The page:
Indian Civil Rights Act
The Indian Civil Rights Act of 1968 (ICRA) is a federal law. It says Indian tribal governments cannot enact or enforce laws that violate certain individual rights.
- What is the Indian Civil Rights Act (IRCA)?
- What individual rights does the IRCA protect?
- How is the IRCA different from the Constitution's Bill Of Rights?
- I believe a tribal government has violated my civil rights. What can I do?
- Can I file an ICRA case in federal court?
- What if I need legal help?
What is the Indian Civil Rights Act (IRCA)?
It is a federal law. It says Indian tribal governments cannot pass or enforce laws that violate certain individual rights.
It is like the U.S. Constitution’s Bill of Rights, guaranteeing personal freedoms against federal government actions, and the Fourteenth Amendment to the Constitution, extending those protections to state government actions. Constitutional limitations do not apply to tribal governments. Congress adopted the ICRA to make sure tribal governments respect basic rights of Indians and non-Indians.
No Indian tribe may enact or enforce any law denying anyone the right to:
free exercise of religion and freedom of speech
freedom from unreasonable search and seizures
freedom from prosecution more than once for the same offense
not testify against yourself in a criminal case
not have private property taken for public use without just compensation
a speedy and public trial, to be told the charges, confront witnesses, subpoena witnesses and, at your own expense, have a lawyer’s help in all criminal cases
freedom from excessive bail, excessive fines, cruel and unusual punishment and, for conviction of any one offense, freedom from punishment greater than imprisonment for one year and a fine of $5,000 or both
equal protection of the laws and freedom from deprivation of liberty or property without due process of law
freedom from any bill of attainder or ex post facto law
a trial by jury of at least six persons, if accused of an offense punishable by imprisonment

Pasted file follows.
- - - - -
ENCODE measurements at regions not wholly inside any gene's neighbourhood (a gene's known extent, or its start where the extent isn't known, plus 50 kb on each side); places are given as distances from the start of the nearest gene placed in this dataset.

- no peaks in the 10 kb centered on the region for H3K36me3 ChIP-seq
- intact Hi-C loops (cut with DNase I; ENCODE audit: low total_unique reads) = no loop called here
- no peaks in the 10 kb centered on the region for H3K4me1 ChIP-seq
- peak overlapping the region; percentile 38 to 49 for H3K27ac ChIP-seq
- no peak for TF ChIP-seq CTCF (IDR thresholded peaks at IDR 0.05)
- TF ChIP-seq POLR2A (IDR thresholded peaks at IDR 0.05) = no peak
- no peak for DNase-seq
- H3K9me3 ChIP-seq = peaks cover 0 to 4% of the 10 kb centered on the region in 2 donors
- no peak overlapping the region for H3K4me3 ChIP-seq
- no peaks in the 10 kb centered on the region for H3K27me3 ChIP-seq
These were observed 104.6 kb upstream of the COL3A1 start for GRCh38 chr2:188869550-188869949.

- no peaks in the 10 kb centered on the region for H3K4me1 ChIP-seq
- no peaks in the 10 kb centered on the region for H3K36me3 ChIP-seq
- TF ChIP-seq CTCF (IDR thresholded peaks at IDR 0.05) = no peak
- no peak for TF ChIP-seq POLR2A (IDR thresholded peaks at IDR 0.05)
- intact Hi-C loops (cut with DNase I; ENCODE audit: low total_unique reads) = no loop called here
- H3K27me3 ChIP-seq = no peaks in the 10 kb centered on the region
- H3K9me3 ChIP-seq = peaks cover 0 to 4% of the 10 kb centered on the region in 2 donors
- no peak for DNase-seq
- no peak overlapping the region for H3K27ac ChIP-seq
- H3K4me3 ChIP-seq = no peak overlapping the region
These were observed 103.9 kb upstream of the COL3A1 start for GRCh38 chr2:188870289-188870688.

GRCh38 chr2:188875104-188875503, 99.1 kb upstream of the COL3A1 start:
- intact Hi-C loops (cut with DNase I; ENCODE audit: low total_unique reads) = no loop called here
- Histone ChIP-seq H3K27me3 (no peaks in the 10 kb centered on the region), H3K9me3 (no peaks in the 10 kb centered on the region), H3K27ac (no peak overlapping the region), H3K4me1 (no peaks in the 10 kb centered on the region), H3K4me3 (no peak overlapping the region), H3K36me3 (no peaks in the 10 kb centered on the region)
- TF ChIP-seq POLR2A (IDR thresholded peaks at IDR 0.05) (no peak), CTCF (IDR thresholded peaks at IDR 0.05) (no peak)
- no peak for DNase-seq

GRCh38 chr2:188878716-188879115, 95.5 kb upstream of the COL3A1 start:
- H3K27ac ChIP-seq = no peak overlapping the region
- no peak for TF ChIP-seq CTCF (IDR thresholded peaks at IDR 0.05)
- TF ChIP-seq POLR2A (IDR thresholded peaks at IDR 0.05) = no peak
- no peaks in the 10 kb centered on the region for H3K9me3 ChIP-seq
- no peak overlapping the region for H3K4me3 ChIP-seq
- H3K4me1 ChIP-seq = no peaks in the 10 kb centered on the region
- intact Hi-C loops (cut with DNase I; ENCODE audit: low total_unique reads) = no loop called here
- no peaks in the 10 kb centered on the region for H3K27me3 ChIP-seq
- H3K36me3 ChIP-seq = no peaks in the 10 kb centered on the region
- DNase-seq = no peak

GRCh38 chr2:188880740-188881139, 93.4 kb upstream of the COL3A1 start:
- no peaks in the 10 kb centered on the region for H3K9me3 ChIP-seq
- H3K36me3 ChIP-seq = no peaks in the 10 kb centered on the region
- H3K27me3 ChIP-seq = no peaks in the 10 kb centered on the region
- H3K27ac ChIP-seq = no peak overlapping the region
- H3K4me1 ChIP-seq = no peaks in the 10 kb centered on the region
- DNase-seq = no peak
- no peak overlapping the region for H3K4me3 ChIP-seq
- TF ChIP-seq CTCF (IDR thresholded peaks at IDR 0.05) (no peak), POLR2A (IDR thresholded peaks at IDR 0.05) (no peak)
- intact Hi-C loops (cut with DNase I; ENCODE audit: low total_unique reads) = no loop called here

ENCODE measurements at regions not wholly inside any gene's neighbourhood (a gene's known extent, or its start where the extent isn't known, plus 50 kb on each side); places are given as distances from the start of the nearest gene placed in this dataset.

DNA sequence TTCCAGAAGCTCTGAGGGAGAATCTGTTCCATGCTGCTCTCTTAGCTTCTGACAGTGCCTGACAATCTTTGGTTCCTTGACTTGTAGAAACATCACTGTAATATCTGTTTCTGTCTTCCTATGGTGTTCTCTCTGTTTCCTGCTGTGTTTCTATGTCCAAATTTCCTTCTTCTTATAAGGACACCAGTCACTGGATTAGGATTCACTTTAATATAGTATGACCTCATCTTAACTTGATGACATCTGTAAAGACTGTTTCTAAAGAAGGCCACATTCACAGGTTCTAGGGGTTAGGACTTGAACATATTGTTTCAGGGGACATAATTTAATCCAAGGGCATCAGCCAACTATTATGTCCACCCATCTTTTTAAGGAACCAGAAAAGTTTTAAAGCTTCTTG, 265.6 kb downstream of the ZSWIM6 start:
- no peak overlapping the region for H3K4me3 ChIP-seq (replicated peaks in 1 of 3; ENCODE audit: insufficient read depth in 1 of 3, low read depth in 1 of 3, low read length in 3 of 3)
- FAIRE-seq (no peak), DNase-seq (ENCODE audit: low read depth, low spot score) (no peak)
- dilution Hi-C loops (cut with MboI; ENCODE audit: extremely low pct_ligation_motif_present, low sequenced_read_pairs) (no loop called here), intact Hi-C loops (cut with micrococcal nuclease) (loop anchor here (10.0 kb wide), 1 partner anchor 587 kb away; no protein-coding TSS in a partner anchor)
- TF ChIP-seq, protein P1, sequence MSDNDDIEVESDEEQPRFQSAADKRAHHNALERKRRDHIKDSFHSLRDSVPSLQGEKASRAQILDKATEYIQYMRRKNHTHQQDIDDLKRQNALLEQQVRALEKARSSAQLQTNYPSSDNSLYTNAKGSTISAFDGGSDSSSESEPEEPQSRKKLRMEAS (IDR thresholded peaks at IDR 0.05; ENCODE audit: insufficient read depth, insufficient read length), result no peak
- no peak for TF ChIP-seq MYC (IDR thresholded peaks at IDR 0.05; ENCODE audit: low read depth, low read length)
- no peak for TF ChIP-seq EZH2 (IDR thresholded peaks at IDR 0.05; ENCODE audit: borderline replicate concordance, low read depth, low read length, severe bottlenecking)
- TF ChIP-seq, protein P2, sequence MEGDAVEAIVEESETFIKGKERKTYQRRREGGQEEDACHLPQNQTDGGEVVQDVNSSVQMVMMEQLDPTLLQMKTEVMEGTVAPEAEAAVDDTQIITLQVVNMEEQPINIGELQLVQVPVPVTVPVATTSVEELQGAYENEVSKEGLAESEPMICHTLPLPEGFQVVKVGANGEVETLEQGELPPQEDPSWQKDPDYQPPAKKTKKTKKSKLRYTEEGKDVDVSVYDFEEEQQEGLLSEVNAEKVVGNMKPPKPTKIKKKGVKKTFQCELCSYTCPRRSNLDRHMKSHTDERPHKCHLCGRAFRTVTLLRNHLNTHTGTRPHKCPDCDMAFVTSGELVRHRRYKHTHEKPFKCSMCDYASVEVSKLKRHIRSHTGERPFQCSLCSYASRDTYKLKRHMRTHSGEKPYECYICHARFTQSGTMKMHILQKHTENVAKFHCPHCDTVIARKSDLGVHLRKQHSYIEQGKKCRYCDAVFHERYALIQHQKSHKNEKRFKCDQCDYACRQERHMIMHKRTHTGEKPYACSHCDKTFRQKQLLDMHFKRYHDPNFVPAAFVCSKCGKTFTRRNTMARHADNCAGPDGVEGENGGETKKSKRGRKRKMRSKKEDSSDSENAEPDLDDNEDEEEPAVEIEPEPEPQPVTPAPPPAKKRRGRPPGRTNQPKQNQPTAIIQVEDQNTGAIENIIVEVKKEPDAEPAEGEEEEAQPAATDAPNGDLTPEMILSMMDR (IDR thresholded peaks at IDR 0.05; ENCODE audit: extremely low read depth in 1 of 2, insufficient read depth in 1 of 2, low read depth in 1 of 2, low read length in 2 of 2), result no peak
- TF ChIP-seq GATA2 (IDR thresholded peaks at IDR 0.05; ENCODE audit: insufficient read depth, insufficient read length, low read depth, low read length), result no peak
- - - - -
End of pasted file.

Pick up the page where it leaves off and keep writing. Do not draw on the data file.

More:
ICRA’s guarantee of free exercise of religion does not stop a tribe from establishing a religion. Many tribes do not separate religion from government and other areas of life.
The ICRA guarantees a criminal defendant the right to a lawyer at the defendant’s own expense, BUT a tribe does not have to provide a lawyer for a defendant who cannot afford one.
There is no right to a jury trial in civil cases under the ICRA.
You can pursue any avenue of appeal available through tribal government.
If you sue in tribal court, the tribal government may raise a defense of sovereign immunity. This means you cannot sue the government without its consent. You might be able to avoid this defense by naming as defendants the tribal official who allegedly violated the ICRA. The tribal court can issue an order for the official to stop the unlawful conduct.
*Due Process in Indian Country has more about sovereign immunity.
You cannot get money damages from the tribe unless it has consented to you suing it.
Only in one type of situation. You can seek a “writ of habeas corpus” challenging your detention when an order of an Indian tribe has you held in jail or otherwise detained. You must first exhaust all remedies available through tribal court, including tribal court appeals, unless it would be futile to do so OR irreparable injury would result from the delay.
The Northwest Justice Project's Native American Unit (NAU) provides free civil (non-criminal) legal services for people who cannot afford a lawyer in Washington.
In King County: Call 2-1-1.
All other counties: Call the CLEAR hotline toll-free at 1-888-201-1014, between 9:15 a.m. and 12:15 p.m., Monday through Friday.
This publication provides general information concerning your rights and responsibilities. It is not intended as a substitute for specific legal advice.
This information is current as of March 2018
© 2018 Northwest Justice Project — 1-888-201-1014
(Permission for copying and distribution granted to the Alliance for Equal Justice and to individuals for non-commercial use only.)